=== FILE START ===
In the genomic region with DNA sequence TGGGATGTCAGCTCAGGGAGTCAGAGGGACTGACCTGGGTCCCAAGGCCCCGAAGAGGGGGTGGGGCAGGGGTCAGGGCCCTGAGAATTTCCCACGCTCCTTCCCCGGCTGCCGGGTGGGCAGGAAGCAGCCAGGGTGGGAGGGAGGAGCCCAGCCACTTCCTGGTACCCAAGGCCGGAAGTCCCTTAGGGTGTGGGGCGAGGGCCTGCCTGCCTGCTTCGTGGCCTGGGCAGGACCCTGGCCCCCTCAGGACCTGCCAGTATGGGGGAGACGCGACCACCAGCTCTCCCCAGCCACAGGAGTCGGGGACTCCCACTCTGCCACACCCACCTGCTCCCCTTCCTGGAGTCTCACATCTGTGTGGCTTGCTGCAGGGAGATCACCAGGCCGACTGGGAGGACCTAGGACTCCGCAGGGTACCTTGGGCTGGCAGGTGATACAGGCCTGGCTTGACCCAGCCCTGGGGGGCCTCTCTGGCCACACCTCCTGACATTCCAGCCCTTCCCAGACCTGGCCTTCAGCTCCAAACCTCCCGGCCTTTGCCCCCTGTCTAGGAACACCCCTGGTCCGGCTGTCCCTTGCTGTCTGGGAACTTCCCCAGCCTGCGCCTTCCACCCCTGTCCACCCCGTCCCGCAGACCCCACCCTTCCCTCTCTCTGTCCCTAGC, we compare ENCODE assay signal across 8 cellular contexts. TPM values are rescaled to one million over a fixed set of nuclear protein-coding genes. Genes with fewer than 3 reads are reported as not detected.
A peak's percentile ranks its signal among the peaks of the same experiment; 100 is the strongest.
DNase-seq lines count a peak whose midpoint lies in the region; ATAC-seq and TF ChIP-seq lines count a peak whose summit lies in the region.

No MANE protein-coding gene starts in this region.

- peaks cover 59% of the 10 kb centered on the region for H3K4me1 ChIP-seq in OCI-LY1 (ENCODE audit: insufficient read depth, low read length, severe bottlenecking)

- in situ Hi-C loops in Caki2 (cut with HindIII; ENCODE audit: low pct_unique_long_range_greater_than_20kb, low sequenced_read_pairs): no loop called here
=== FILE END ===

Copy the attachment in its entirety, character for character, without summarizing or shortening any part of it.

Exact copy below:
In the genomic region with DNA sequence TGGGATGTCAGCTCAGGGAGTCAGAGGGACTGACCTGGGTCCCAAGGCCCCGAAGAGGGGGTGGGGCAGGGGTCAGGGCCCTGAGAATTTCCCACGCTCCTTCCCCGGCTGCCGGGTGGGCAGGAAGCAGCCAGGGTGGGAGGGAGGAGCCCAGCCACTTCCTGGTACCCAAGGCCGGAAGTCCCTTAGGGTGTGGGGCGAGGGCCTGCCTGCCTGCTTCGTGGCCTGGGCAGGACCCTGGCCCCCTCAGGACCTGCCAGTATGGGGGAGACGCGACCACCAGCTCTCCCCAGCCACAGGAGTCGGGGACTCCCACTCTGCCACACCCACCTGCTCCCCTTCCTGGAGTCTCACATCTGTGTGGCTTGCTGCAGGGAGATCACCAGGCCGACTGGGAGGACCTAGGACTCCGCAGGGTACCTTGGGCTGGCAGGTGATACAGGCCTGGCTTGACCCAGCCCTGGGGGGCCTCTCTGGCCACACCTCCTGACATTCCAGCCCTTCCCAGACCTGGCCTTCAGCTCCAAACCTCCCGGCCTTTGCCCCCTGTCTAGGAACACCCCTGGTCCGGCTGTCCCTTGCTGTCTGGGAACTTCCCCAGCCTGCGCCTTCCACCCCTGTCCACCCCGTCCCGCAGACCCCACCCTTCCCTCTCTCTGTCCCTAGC, we compare ENCODE assay signal across 8 cellular contexts. TPM values are rescaled to one million over a fixed set of nuclear protein-coding genes. Genes with fewer than 3 reads are reported as not detected.
A peak's percentile ranks its signal among the peaks of the same experiment; 100 is the strongest.
DNase-seq lines count a peak whose midpoint lies in the region; ATAC-seq and TF ChIP-seq lines count a peak whose summit lies in the region.

No MANE protein-coding gene starts in this region.

- peaks cover 59% of the 10 kb centered on the region for H3K4me1 ChIP-seq in OCI-LY1 (ENCODE audit: insufficient read depth, low read length, severe bottlenecking)

- in situ Hi-C loops in Caki2 (cut with HindIII; ENCODE audit: low pct_unique_long_range_greater_than_20kb, low sequenced_read_pairs): no loop called here